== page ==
Alas, this poor outdoor girl was forced to work in an office today. It was a good winter day to go duck hunting, but my weapon of choice, a Canon 5D Mark III and the ‘baby” the 500mm F/4 L lens had to stay at home. Believe me, I was dragged kicking and screaming into the building.
Getting back home late afternoon, something white caught my eye on the river. Grabbing my always ready binoculars, I saw several Hooded Mergansers by the dock. Now I love Hoodies. They are one of the coolest little ducks that can be found overwintering on the Chesapeake Bay.
So I rushed (carefully) down to the water, using trees and brush to hide my approach. It didn’t take much for them to notice me coming. See, Hoodies are also quite shy as a duck and I could see the boy go on alert. The first few shots I captured was the usual duck images I usually get. Duck butt.
One of the things I love best about the Hoodies is that the girl is one bossy duck. She is always ahead of the male which is faithfully following behind. I’ve also watched a female duck swimming behind a boy, squawking her head off. Nag, Nag, Nag.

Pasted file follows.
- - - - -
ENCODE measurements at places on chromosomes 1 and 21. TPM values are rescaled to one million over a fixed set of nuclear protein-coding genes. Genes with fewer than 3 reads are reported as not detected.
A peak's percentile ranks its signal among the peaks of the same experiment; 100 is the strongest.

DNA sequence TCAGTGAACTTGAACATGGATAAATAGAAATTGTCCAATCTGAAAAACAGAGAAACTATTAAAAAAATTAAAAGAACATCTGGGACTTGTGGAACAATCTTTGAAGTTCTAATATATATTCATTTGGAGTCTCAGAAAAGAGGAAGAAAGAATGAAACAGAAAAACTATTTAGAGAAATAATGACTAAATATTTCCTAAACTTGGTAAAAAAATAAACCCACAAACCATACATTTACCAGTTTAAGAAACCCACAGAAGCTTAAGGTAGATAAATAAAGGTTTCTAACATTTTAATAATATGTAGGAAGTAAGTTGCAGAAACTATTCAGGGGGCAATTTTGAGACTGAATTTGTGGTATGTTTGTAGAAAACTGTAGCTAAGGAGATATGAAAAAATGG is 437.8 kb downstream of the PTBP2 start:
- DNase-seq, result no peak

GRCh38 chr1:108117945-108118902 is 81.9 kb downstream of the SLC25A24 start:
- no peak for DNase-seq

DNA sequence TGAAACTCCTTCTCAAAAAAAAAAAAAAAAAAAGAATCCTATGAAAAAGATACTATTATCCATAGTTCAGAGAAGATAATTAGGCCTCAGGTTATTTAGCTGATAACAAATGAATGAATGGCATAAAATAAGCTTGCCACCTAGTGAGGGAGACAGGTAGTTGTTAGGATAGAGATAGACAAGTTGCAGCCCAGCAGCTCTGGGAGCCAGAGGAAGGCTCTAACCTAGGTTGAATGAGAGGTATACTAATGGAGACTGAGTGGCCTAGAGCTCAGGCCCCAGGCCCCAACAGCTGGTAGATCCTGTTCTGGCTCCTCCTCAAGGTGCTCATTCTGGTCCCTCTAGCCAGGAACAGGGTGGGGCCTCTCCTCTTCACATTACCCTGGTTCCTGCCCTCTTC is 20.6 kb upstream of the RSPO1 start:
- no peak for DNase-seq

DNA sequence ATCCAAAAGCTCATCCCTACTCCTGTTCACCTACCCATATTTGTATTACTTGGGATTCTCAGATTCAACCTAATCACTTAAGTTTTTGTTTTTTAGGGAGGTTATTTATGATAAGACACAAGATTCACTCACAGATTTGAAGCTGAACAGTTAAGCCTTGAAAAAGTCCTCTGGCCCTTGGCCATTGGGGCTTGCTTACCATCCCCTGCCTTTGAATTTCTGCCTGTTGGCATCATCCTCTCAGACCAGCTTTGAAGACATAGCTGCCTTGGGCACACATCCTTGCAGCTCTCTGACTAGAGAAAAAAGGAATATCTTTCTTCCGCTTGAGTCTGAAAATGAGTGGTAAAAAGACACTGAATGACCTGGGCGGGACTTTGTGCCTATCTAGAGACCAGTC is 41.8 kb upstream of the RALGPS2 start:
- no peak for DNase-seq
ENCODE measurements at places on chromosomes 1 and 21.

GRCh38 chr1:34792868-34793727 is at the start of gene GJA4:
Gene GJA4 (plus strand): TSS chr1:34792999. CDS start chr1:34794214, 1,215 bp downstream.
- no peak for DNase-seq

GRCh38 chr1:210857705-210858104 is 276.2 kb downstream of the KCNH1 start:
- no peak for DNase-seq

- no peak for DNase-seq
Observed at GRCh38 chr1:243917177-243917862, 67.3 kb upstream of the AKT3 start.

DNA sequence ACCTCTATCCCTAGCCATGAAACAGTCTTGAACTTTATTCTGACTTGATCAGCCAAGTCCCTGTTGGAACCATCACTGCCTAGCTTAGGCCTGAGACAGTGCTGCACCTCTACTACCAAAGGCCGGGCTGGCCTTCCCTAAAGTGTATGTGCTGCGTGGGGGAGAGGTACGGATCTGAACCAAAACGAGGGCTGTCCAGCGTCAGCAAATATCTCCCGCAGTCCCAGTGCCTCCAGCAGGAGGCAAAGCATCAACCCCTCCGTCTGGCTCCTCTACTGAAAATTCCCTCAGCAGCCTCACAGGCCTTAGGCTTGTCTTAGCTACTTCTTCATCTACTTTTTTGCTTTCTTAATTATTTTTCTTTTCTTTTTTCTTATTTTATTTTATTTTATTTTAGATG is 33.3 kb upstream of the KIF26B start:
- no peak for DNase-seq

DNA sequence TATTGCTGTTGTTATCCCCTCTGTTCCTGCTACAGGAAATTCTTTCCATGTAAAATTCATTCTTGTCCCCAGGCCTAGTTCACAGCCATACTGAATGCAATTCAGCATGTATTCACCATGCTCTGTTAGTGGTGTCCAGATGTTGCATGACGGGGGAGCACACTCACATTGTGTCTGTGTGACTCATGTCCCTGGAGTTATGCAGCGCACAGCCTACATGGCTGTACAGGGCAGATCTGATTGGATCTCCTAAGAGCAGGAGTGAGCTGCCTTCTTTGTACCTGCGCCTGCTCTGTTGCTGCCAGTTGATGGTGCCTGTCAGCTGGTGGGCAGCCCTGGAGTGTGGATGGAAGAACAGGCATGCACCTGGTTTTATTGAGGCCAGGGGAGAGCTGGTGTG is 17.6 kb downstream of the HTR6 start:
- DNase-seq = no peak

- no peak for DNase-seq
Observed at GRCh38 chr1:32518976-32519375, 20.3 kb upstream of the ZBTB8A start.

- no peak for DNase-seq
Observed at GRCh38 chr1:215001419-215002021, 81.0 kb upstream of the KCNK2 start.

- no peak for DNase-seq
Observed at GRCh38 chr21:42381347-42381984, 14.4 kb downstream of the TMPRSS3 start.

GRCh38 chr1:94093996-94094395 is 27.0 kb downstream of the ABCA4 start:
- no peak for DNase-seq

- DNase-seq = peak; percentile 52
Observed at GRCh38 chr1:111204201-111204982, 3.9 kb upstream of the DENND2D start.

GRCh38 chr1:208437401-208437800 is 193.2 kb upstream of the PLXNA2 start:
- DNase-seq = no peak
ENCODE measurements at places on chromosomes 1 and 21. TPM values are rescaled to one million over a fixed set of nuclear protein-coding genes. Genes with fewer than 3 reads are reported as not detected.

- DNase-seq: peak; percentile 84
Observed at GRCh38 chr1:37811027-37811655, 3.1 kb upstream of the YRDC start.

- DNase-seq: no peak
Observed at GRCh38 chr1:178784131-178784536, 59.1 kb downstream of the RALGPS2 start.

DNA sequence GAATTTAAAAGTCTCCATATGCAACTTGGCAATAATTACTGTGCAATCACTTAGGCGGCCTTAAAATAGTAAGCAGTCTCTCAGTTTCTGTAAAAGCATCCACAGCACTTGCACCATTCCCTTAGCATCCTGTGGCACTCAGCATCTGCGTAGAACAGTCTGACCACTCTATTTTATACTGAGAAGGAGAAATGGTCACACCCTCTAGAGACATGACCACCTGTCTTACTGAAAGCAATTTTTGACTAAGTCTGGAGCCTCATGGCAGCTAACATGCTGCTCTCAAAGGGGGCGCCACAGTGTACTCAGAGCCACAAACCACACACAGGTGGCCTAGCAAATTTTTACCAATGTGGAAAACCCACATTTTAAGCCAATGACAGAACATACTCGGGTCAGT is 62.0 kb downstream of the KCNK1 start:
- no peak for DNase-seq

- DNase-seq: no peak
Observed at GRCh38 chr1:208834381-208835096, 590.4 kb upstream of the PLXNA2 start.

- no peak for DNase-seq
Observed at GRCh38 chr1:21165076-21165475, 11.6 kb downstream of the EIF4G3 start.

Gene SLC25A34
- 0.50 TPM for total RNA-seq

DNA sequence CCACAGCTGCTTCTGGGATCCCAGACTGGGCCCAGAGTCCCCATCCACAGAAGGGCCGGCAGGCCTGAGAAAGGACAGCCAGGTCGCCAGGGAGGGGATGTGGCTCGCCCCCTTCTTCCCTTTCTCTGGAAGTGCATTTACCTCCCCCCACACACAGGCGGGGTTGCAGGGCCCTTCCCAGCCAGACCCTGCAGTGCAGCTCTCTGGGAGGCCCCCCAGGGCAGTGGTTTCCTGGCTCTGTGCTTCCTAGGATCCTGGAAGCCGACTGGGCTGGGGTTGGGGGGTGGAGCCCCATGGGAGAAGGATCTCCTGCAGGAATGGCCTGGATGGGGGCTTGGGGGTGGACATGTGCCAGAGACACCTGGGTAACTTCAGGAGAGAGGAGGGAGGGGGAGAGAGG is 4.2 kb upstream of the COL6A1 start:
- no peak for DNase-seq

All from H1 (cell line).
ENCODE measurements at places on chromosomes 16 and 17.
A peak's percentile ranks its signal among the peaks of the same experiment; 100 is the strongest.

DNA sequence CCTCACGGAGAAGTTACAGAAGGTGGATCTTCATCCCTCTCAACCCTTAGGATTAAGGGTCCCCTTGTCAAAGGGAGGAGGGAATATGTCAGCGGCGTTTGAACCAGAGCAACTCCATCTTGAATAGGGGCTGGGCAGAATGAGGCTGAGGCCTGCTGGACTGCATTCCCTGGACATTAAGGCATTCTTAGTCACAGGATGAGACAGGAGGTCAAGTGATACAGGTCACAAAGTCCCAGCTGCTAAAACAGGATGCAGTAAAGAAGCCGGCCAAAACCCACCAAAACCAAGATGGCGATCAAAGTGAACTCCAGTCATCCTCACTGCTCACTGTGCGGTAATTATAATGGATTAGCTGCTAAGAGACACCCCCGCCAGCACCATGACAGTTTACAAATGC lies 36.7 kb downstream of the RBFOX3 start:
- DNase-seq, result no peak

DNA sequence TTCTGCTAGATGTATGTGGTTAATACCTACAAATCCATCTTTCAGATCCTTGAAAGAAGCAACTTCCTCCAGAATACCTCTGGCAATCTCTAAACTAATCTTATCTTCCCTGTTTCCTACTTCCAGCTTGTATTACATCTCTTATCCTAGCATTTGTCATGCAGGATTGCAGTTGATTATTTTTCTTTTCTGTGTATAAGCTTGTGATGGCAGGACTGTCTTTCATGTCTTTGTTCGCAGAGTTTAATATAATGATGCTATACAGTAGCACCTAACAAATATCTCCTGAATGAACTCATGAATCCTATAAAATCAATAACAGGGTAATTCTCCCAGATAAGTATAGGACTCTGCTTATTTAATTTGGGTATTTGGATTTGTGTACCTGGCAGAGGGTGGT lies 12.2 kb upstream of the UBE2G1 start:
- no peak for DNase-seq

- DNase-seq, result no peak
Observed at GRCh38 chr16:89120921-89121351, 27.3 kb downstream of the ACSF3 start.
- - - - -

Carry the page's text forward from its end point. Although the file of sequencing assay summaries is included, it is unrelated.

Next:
The male Hooded Merganser really has fascinating markings, and fluffs up the crown on his head when he’s trying to get a girl’s attention, or to call an alert. While we mostly only see these ducks during the winter, they are known to live in the Mid-Atlantic region year round. Strangely enough, this is yet another duck that likes to nest in trees. Somehow, webbed feet and nests in trees just doesn’t make sense to me.
There were six hoodies on the river when I got on the dock. Three went this-a-way, the others went that-a-way.
As the light began to dwindle even more, I sat there in hopes that the hoodies would come back. A pair of Great Blue Herons came rushing to the shore. One bullying the other to find a better landing spot.
It wasn’t the most ideal duck hunting that I wanted to do today, but hey – I’ll take it. Any day with the Hoodies is a good day. Hope you had a good day too.